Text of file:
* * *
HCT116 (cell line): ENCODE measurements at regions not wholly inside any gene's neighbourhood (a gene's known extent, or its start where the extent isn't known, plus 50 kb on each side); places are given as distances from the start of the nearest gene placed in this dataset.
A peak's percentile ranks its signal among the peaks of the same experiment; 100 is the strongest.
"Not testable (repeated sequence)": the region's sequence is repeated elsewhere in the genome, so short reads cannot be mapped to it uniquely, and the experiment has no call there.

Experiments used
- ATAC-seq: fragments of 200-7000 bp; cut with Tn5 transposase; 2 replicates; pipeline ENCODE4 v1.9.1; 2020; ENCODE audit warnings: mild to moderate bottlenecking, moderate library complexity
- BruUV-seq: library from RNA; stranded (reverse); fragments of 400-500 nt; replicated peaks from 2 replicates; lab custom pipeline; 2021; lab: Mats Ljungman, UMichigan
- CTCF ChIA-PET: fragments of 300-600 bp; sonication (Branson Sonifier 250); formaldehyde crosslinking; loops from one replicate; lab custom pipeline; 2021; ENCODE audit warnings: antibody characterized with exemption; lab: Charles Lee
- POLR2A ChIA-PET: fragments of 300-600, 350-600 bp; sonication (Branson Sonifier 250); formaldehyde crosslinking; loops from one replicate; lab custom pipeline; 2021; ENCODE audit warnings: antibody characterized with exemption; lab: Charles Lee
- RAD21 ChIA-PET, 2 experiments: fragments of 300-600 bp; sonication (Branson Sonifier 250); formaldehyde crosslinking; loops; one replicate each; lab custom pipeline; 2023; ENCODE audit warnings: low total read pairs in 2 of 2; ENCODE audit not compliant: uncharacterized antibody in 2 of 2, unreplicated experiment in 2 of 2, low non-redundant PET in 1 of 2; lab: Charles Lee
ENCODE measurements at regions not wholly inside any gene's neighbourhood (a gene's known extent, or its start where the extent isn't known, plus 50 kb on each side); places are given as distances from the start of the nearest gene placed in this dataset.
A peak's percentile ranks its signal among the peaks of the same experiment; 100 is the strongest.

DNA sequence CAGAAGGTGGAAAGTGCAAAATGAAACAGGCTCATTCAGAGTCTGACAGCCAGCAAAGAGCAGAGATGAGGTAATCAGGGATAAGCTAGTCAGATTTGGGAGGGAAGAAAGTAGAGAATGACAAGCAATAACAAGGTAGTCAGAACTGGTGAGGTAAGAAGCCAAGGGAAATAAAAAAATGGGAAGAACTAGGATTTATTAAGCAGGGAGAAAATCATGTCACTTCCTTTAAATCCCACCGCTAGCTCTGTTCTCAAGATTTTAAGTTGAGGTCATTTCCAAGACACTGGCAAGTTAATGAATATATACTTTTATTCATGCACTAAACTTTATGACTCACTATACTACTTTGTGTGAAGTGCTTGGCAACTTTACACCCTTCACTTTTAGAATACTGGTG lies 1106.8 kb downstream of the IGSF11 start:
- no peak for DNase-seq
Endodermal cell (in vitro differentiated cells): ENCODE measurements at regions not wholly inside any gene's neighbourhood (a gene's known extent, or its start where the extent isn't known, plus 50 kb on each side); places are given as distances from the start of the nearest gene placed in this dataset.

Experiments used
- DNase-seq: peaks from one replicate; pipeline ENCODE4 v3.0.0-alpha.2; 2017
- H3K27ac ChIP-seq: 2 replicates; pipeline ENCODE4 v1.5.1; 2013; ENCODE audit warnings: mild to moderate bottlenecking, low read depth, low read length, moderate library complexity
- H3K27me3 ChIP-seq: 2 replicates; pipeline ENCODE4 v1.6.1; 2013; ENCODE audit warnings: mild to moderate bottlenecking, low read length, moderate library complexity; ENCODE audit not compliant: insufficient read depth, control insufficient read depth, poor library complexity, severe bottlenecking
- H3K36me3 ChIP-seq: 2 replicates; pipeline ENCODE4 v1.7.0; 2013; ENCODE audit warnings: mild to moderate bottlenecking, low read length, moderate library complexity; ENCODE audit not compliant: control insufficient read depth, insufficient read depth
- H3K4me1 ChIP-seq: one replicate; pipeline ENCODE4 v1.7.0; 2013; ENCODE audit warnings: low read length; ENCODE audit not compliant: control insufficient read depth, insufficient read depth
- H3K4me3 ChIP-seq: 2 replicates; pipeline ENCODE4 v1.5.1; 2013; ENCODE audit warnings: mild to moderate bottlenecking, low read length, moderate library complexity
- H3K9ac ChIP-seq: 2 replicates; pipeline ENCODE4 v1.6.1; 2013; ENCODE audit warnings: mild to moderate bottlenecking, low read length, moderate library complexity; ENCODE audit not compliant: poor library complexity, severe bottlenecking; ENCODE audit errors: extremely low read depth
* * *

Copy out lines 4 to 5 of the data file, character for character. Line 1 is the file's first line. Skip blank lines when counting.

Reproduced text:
Experiments used
- ATAC-seq: fragments of 200-7000 bp; cut with Tn5 transposase; 2 replicates; pipeline ENCODE4 v1.9.1; 2020; ENCODE audit warnings: mild to moderate bottlenecking, moderate library complexity